Be Your Own Heroine and Hero

I have all these theories about why readers want romance heroines to be such good people. My most recent is this:

A writer friend told me recently that all romances are hero-centered stories—we read them because we want to follow the evolution of the hero from wounded and incapable of love to healed and fulfilled. If that’s true—and the more I think about it, the more I believe it—then the heroine, although she has some arc of her own—functions more as the hero’s prize for self-actualization than anything else. And okay, if someone is going to be our prize for doing the hardest things in life, they’d better be good. Or, you know, perfect.

There’s this thing people say about romance, that you’re meant to fall in love with the hero and be best friends with the heroine. Makes sense to me. But let’s just stop for a second and think about the dynamics there. If you’re in love with your best friend’s man—which is what I just said—then she’d better treat him well, right? Because the instant—the very first second—she slacks off, you’re going to feel really angry at her. In order for that feeling not to kick in, she has to be better than you. Every time she acts, you have to feel like she’s doing what you would love to believe you’d do in that situation. And not just what you-you would do. What you—your better self—would do, on your very best day.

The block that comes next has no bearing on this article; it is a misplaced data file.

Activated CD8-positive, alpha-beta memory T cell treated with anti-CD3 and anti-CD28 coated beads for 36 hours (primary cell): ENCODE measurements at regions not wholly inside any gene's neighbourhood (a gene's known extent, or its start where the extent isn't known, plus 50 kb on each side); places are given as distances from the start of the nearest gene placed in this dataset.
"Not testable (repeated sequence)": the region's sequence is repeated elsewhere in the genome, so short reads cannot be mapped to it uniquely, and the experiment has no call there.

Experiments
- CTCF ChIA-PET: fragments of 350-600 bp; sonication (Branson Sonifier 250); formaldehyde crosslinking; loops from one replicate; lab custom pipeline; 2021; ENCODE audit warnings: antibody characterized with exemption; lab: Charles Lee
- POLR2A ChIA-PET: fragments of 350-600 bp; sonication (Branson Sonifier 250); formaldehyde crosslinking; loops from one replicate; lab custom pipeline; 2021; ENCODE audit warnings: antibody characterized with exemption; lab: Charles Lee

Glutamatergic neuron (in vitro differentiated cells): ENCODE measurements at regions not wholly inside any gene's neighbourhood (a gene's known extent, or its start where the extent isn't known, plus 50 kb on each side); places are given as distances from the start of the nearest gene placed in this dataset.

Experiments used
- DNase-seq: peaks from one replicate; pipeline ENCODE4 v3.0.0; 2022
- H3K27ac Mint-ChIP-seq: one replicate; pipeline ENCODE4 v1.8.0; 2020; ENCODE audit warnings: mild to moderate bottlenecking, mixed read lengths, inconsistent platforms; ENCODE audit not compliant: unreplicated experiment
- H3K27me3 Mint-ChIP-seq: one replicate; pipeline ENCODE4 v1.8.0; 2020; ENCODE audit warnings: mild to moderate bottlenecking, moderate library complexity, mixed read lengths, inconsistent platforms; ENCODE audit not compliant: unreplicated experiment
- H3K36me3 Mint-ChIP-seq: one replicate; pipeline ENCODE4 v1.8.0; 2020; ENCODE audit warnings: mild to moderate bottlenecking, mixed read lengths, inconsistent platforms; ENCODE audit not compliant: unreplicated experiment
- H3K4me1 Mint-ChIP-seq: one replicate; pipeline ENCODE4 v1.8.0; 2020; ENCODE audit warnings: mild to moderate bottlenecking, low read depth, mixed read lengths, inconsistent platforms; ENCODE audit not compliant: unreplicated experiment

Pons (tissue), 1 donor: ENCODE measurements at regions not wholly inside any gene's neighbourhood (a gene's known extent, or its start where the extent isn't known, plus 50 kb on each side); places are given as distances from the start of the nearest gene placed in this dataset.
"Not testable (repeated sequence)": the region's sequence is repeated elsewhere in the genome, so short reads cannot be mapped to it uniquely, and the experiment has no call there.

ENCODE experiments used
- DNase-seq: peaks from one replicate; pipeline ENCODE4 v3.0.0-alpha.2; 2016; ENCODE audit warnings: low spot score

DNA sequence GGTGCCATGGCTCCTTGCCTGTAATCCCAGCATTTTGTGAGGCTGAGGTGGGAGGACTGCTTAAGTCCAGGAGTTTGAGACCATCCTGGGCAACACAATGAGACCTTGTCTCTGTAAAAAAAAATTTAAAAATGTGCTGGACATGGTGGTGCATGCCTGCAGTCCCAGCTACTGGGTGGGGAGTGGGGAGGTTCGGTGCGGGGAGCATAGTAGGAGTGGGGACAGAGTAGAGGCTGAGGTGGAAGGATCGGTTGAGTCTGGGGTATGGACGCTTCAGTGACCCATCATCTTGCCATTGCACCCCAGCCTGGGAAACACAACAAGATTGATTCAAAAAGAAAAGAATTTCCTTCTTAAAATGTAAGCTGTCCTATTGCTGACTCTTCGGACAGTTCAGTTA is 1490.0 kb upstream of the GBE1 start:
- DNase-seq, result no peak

So we don’t only hold heroines to high standards—we hold them to the way-too-high standards that we hold ourselves to (but rarely actually meet).

And about that. I have this wonderful new friend. I once asked my husband what traits all my friends have in common, and he said that I am drawn to women who (like me) deliver their the contents of their heads in unfiltered fashion. This was a way nicer way of saying what he meant than “All your friends have diarrhea of the mouth” but I got the picture. Anyway, my friend and I get along splendidly because we tell each other all the goopy pointless stuff that no one else wants to hear and help each other make sense of it so we can exorcise it from our overfull brains.